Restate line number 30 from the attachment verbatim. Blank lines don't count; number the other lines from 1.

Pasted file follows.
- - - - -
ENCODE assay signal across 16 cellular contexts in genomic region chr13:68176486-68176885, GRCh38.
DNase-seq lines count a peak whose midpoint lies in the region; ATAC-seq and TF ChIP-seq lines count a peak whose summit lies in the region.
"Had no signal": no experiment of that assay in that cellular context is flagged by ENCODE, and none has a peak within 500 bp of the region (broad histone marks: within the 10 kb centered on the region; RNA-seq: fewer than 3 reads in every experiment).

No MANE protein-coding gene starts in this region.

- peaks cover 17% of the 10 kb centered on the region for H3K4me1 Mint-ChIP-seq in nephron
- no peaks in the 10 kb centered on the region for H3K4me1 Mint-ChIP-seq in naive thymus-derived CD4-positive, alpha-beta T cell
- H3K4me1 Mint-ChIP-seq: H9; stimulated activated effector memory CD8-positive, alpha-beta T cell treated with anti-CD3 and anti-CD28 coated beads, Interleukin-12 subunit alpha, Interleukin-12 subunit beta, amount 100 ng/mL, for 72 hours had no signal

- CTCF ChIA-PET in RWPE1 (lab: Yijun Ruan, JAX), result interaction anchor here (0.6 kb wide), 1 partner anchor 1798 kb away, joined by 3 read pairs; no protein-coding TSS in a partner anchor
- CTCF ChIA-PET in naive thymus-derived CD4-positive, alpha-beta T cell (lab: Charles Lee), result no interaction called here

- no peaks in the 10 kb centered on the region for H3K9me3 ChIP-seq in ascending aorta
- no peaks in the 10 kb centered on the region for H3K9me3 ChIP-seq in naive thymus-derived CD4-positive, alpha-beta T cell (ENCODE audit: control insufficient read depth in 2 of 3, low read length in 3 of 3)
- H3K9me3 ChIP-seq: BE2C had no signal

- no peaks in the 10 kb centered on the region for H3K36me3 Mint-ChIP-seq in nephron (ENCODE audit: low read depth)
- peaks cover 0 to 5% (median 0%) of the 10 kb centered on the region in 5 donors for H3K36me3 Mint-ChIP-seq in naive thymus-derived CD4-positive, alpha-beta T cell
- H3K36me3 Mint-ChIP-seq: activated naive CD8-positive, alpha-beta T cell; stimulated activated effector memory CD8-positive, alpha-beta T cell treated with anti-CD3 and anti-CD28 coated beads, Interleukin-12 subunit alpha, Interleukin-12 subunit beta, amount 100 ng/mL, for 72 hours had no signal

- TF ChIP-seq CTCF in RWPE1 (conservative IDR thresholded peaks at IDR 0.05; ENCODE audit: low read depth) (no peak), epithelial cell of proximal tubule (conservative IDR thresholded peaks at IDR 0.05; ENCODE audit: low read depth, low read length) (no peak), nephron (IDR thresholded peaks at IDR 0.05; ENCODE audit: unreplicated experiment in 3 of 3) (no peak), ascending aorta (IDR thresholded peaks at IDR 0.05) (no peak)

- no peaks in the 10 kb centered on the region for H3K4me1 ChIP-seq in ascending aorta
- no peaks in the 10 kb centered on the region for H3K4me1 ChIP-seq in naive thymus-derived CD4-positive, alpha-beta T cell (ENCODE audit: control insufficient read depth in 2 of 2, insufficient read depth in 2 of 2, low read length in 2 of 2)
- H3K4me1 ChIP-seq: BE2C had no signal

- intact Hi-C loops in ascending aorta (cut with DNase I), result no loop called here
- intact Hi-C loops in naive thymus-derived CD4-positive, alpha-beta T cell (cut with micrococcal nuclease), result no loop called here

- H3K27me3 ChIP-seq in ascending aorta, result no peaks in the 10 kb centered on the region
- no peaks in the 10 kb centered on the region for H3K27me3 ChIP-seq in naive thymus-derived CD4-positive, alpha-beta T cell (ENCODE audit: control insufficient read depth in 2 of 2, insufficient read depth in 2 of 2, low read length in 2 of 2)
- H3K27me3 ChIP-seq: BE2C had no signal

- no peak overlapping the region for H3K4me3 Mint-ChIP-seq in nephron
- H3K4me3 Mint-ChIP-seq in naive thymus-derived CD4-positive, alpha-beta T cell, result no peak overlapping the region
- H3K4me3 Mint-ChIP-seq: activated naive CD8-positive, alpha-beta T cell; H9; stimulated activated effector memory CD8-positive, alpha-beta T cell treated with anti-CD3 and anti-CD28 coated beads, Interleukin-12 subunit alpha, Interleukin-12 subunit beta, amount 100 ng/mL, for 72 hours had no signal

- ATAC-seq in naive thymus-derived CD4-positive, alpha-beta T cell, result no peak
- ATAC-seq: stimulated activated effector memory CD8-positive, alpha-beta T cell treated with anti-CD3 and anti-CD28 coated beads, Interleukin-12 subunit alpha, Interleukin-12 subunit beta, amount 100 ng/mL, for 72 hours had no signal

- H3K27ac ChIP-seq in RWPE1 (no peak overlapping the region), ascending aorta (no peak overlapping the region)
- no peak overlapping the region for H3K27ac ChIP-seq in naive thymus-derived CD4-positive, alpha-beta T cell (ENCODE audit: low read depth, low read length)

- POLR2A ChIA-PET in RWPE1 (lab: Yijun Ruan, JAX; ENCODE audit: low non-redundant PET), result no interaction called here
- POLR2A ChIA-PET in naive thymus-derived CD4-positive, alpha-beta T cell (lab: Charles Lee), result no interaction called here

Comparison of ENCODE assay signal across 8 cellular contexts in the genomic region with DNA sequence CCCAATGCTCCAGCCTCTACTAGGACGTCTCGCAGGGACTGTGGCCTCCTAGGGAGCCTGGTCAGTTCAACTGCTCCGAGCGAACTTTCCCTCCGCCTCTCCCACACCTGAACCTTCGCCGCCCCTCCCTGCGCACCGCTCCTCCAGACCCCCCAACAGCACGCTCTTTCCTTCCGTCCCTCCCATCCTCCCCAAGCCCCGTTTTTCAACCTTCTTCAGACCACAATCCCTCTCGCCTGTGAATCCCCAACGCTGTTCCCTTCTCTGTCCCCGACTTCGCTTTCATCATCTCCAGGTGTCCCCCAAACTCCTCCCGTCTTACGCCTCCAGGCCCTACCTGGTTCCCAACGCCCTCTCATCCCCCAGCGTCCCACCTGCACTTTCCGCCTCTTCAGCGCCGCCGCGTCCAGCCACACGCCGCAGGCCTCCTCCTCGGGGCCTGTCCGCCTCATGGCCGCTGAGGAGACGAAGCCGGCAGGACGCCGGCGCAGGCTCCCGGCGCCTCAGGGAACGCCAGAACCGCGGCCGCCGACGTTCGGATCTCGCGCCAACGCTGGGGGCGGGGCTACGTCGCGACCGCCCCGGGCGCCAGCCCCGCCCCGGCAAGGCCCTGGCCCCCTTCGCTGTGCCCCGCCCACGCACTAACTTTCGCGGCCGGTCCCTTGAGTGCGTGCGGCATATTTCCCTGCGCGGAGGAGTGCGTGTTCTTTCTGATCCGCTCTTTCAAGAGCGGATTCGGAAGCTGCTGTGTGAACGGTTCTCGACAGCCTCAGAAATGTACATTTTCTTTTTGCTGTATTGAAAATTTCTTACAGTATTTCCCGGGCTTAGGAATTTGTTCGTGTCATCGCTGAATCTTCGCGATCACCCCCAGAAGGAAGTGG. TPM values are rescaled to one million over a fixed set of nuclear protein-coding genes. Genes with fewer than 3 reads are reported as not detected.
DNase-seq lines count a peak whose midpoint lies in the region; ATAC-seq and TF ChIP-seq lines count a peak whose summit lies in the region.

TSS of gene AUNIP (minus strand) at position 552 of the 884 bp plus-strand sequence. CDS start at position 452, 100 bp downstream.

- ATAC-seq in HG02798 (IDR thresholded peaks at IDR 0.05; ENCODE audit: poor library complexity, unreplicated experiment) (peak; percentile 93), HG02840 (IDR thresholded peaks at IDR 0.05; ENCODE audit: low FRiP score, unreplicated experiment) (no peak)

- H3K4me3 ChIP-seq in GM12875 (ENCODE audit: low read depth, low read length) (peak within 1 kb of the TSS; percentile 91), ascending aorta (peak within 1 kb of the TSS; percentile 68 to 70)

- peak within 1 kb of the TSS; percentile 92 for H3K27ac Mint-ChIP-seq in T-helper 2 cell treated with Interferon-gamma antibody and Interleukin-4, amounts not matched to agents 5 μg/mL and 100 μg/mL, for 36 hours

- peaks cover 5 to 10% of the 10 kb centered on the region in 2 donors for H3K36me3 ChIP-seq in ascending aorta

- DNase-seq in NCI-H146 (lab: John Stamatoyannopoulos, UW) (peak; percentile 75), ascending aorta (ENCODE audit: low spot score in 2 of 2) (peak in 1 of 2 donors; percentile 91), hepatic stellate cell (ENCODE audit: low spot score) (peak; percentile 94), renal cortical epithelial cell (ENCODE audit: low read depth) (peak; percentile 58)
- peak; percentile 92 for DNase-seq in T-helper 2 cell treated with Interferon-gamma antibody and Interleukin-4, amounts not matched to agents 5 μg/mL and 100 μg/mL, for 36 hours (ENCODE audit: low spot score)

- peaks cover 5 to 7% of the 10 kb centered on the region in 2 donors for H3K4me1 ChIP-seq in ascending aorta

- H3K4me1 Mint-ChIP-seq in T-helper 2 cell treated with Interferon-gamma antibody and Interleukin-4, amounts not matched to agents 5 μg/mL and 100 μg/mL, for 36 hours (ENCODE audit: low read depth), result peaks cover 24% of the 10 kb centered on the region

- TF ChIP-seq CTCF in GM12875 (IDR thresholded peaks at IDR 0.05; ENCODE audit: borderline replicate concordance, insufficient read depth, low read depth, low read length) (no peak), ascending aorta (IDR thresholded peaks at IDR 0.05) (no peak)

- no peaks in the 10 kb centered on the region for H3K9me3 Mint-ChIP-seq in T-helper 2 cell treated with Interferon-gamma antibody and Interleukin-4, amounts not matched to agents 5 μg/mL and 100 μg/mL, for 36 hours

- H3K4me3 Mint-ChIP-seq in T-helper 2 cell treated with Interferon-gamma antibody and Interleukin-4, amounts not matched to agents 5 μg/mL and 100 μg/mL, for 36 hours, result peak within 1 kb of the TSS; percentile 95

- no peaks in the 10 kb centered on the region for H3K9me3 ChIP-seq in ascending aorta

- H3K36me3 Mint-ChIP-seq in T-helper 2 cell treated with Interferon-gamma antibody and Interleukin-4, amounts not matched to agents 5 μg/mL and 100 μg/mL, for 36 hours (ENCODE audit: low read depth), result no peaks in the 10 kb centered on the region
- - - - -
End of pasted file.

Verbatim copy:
- H3K27ac ChIP-seq in RWPE1 (no peak overlapping the region), ascending aorta (no peak overlapping the region)